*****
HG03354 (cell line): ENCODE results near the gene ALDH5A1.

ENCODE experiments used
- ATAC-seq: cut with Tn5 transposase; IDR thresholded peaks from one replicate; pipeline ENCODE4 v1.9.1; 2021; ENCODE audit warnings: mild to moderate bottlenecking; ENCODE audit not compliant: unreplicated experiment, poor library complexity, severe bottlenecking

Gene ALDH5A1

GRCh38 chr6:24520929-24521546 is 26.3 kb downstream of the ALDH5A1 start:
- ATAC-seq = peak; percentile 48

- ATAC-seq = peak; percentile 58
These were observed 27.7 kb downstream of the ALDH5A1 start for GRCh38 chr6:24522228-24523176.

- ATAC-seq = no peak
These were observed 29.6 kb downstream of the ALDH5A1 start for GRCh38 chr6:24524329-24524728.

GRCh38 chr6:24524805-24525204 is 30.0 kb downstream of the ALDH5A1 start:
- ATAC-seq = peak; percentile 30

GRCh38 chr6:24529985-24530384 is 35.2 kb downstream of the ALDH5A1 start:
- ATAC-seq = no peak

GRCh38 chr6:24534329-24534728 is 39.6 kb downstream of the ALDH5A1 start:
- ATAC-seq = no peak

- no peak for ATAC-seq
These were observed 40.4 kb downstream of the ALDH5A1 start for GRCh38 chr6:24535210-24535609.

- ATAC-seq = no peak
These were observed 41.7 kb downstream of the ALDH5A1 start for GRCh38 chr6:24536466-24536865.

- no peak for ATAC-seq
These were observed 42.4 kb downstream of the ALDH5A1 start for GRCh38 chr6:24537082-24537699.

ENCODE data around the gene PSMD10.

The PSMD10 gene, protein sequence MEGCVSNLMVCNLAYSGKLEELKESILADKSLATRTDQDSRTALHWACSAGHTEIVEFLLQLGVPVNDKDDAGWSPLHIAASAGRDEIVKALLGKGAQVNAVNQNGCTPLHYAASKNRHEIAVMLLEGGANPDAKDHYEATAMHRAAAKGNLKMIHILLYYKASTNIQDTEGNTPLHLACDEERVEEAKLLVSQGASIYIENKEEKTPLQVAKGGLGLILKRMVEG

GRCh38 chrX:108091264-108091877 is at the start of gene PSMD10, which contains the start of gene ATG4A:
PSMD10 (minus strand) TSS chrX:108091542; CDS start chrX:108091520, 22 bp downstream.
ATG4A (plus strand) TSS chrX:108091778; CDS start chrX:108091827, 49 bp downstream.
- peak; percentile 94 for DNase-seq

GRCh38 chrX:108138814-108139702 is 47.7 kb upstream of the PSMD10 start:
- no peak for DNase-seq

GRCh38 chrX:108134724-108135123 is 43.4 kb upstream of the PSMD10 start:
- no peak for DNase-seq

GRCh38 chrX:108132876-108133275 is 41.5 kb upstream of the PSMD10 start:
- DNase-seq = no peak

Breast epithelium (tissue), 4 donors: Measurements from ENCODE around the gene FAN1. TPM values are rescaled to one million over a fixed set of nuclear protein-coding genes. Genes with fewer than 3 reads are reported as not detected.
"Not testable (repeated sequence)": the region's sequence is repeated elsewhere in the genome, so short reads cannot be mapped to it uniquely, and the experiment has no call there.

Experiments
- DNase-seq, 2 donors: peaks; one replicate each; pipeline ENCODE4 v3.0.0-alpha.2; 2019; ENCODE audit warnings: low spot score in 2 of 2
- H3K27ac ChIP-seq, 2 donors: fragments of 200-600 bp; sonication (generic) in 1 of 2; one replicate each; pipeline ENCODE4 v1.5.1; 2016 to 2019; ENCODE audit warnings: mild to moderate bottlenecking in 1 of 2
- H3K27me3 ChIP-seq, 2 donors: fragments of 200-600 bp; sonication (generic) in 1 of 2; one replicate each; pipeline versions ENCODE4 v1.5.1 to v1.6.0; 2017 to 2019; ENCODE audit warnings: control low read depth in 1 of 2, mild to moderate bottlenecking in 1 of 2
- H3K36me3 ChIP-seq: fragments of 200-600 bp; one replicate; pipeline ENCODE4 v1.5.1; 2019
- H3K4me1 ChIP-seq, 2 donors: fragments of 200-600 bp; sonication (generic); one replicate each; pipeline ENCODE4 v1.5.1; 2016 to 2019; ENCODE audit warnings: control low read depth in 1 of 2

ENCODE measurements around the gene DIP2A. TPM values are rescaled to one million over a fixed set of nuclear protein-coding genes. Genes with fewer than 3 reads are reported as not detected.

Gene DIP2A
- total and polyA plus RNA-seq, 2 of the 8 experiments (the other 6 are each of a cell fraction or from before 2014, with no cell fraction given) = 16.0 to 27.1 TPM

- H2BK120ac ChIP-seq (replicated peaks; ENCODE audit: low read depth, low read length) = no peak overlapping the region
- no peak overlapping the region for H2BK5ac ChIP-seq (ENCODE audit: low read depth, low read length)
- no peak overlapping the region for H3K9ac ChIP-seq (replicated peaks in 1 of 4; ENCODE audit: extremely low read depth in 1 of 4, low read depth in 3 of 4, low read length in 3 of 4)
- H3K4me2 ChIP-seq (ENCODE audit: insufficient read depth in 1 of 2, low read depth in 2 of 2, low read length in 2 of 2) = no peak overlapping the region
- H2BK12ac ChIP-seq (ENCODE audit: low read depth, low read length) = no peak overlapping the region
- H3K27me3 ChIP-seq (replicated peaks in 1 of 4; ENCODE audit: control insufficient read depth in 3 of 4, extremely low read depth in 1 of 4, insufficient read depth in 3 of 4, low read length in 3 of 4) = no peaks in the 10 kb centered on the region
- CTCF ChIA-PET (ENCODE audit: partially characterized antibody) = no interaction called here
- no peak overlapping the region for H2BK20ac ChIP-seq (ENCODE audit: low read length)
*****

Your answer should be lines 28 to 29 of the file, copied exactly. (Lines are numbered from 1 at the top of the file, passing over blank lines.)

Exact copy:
- peak; percentile 94 for DNase-seq

GRCh38 chrX:108138814-108139702 is 47.7 kb upstream of the PSMD10 start: